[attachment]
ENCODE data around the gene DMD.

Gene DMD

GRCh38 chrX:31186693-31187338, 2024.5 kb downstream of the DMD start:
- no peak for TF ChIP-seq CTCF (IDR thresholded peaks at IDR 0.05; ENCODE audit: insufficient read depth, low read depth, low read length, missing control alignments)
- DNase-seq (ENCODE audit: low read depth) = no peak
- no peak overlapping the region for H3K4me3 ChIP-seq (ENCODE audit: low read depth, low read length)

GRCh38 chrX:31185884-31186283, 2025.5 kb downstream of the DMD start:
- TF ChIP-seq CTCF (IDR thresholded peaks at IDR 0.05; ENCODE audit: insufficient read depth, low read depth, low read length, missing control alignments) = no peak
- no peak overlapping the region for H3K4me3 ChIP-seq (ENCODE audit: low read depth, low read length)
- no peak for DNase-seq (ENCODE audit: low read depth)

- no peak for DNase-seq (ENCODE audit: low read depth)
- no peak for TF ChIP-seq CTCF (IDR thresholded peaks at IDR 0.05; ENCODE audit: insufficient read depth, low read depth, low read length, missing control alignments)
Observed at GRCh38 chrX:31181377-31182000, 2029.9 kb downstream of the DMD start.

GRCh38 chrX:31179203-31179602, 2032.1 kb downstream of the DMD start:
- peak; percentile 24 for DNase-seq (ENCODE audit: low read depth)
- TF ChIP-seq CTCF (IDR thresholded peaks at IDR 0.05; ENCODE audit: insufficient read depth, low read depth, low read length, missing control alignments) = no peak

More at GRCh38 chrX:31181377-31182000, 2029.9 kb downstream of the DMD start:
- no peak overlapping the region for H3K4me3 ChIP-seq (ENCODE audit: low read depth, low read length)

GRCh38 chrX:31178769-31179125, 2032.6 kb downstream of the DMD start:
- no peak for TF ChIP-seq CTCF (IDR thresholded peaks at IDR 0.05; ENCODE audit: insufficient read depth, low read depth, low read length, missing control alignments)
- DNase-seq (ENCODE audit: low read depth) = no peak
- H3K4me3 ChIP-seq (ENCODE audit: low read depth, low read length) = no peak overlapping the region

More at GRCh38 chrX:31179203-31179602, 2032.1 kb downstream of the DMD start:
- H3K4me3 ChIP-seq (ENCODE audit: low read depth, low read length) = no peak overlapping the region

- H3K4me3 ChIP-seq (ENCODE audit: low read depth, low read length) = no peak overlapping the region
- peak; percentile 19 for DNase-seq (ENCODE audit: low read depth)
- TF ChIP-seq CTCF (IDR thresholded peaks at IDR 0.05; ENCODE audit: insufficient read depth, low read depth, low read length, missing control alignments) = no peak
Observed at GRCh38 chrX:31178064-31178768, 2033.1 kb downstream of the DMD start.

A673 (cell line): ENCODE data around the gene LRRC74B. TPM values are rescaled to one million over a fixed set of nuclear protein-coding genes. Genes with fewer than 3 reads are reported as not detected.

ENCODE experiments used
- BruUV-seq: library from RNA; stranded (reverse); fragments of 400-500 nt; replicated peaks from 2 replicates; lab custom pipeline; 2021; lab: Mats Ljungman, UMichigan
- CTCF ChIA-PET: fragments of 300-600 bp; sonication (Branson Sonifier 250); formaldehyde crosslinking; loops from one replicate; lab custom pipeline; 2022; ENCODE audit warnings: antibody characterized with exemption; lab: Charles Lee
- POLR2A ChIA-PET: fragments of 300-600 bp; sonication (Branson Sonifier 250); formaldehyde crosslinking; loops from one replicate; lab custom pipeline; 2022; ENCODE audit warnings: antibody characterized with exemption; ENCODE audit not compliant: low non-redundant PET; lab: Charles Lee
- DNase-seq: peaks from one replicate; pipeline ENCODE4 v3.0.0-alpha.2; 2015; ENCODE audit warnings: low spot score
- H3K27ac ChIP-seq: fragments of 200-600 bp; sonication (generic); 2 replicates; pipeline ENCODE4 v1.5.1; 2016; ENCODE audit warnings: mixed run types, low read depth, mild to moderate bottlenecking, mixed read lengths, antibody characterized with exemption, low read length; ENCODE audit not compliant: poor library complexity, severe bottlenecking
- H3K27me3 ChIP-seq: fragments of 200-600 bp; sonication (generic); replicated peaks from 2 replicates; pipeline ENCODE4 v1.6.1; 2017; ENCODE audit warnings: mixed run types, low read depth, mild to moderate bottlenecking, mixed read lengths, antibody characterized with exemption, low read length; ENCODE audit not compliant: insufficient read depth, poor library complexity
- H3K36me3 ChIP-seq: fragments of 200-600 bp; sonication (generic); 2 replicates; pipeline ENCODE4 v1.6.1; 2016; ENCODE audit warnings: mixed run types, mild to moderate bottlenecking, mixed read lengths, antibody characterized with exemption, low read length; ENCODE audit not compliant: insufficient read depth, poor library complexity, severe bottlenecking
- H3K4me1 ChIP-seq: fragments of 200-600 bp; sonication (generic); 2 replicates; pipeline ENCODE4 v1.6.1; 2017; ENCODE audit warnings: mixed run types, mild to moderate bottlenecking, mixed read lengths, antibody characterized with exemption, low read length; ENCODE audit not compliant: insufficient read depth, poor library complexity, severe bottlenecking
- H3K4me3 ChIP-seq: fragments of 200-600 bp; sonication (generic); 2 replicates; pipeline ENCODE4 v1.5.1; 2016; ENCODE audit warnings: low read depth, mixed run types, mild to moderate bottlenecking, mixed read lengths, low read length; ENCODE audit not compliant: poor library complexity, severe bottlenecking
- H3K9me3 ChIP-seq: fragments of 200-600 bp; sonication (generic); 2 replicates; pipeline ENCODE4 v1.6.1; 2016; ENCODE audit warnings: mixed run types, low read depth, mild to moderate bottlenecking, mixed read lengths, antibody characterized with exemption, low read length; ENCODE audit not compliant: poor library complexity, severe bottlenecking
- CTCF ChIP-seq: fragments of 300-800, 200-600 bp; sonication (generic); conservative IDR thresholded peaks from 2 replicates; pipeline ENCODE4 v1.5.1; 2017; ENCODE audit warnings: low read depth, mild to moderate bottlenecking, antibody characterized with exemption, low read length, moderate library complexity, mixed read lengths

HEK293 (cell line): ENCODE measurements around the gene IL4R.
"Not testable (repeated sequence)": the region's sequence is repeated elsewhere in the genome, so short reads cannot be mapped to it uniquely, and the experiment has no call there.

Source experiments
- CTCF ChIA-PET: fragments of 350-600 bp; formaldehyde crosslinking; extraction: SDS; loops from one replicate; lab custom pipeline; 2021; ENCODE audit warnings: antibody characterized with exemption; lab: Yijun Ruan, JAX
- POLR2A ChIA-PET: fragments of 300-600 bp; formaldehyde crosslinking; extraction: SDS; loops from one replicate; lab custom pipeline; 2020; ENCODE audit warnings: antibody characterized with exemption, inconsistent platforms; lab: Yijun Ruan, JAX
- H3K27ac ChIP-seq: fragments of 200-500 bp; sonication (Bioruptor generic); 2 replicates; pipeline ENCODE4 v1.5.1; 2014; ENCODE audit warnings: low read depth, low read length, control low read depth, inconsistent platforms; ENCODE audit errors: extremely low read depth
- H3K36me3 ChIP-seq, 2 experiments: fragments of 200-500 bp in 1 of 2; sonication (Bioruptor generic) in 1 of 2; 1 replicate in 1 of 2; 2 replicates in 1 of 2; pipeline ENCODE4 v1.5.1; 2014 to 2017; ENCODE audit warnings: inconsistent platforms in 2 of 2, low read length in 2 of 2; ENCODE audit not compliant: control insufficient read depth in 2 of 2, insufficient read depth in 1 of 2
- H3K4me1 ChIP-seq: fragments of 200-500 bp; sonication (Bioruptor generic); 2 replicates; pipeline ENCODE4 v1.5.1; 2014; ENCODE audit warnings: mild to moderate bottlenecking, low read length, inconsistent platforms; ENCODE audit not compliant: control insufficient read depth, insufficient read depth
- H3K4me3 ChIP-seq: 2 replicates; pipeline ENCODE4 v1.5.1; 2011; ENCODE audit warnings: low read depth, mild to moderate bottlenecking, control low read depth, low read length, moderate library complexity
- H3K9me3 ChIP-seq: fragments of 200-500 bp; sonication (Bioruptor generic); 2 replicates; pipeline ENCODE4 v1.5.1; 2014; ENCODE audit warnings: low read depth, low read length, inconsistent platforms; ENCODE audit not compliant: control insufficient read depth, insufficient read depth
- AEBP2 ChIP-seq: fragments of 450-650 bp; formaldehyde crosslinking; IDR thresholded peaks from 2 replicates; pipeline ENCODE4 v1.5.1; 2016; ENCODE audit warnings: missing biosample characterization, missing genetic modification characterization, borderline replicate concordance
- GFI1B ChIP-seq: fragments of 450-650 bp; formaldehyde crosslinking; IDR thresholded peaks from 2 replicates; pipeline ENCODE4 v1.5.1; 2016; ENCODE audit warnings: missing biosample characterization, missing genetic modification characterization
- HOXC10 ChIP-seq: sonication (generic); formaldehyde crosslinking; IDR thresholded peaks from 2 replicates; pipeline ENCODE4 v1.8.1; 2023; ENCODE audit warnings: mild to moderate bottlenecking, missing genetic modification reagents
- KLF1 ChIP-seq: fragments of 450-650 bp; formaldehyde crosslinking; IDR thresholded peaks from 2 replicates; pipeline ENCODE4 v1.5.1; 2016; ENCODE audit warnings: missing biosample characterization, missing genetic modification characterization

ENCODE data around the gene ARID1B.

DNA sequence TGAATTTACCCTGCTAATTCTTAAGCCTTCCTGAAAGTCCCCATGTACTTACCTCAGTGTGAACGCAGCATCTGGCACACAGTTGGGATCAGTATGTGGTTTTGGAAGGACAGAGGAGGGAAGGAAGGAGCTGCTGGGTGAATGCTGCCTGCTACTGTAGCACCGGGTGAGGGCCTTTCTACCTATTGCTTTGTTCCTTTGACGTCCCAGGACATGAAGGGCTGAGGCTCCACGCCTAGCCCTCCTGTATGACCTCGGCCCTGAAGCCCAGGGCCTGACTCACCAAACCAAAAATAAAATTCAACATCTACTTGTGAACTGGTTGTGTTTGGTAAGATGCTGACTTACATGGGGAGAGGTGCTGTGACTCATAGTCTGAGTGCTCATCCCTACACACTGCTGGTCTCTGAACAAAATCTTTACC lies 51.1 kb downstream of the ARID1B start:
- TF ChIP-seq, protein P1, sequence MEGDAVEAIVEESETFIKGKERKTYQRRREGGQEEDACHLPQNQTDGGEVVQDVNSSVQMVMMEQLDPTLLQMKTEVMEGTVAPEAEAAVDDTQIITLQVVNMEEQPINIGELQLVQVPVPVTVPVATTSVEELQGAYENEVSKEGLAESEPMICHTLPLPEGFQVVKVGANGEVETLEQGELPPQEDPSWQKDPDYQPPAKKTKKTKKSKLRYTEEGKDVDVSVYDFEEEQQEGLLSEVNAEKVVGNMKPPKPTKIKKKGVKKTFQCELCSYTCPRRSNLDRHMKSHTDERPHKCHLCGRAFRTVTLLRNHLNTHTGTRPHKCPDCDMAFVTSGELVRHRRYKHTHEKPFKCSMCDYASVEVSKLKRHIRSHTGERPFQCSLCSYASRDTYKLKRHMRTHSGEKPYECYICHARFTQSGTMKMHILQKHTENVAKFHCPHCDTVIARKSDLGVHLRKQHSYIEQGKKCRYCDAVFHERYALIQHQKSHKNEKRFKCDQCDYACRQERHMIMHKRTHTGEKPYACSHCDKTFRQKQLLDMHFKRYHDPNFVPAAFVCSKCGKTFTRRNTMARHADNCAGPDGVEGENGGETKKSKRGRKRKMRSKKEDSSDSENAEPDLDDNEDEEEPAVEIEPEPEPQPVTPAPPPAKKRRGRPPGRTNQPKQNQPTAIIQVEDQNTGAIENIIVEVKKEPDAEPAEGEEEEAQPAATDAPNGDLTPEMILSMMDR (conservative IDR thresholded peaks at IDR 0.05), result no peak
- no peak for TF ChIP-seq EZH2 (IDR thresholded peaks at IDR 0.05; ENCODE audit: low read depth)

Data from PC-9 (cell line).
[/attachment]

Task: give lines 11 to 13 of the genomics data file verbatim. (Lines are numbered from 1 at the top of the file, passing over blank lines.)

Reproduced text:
- no peak for DNase-seq (ENCODE audit: low read depth)
- no peak for TF ChIP-seq CTCF (IDR thresholded peaks at IDR 0.05; ENCODE audit: insufficient read depth, low read depth, low read length, missing control alignments)
Observed at GRCh38 chrX:31181377-31182000, 2029.9 kb downstream of the DMD start.